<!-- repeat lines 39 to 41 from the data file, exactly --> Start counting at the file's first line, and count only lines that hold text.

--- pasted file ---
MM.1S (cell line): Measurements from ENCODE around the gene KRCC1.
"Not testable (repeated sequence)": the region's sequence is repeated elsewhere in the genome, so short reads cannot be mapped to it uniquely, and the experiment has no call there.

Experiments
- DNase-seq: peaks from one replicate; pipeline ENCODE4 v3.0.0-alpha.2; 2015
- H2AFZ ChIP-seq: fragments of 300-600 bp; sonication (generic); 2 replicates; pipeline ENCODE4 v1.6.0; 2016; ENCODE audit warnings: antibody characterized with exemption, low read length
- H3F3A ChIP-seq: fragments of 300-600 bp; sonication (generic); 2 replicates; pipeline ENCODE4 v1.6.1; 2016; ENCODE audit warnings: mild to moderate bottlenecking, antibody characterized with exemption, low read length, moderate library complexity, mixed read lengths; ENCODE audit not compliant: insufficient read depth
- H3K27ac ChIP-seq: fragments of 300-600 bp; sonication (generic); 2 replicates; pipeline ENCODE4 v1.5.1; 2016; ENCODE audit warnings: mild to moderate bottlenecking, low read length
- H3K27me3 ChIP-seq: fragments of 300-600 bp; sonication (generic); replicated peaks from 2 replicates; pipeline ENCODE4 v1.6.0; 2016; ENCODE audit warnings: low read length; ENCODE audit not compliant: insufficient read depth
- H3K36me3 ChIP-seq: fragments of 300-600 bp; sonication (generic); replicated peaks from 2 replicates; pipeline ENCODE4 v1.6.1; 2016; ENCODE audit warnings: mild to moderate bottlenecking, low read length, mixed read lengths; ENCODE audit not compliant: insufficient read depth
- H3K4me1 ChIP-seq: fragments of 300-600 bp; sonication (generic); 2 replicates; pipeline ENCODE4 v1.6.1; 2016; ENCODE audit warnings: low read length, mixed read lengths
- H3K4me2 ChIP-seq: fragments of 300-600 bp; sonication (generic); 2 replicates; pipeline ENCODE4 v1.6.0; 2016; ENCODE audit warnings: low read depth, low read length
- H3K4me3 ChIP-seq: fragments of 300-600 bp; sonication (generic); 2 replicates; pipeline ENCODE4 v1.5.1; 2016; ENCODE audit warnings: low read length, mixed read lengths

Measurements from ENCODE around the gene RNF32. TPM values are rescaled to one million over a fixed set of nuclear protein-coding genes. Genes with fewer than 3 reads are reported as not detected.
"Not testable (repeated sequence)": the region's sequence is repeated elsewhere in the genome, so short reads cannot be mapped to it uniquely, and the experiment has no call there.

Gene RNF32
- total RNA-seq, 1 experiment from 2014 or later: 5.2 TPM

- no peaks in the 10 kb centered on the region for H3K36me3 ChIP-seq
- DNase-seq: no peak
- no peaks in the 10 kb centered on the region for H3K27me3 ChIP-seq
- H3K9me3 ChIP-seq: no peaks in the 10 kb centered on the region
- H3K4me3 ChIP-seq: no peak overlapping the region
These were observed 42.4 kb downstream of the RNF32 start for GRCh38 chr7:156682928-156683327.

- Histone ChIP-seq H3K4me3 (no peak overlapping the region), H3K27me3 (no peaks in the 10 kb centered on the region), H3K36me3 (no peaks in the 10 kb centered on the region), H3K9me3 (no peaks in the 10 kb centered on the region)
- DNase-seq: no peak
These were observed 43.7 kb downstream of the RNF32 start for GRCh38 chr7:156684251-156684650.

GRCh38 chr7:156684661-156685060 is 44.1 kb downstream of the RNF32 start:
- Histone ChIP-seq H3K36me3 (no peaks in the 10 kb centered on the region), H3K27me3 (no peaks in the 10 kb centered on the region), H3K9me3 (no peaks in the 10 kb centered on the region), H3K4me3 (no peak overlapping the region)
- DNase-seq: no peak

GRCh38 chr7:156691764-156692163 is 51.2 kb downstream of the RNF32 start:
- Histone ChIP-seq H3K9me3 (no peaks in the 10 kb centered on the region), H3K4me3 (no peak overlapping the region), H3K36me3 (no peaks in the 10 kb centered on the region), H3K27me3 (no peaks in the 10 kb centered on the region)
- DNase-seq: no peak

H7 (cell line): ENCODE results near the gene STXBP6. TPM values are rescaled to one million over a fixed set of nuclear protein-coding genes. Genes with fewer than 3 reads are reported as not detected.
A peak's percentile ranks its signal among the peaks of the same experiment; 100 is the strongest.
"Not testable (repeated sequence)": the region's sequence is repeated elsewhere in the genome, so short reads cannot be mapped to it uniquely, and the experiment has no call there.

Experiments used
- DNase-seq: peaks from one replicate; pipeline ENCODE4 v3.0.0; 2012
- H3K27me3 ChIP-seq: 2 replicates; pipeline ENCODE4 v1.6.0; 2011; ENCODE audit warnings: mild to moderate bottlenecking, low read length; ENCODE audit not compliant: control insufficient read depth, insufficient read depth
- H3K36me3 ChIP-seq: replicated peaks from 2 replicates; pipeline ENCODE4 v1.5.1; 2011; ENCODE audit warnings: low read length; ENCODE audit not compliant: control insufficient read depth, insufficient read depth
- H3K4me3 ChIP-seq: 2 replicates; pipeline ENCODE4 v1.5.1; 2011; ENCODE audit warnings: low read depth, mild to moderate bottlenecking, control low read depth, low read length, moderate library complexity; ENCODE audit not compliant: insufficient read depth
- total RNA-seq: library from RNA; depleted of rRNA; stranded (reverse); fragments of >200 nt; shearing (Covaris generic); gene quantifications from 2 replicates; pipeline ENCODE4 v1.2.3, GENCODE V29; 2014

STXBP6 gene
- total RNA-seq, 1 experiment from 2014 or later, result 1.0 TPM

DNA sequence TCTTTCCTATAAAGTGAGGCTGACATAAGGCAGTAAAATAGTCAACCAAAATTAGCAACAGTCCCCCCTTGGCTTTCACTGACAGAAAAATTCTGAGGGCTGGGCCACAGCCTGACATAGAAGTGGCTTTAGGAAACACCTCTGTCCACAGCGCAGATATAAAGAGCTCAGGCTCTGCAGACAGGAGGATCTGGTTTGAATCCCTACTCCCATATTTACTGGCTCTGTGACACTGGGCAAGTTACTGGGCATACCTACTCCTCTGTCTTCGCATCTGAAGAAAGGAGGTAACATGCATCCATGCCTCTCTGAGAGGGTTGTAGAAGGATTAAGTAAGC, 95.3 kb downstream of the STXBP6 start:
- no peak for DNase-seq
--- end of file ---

- H3K4me3 ChIP-seq: 2 replicates; pipeline ENCODE4 v1.5.1; 2011; ENCODE audit warnings: low read depth, mild to moderate bottlenecking, control low read depth, low read length, moderate library complexity; ENCODE audit not compliant: insufficient read depth
- total RNA-seq: library from RNA; depleted of rRNA; stranded (reverse); fragments of >200 nt; shearing (Covaris generic); gene quantifications from 2 replicates; pipeline ENCODE4 v1.2.3, GENCODE V29; 2014

STXBP6 gene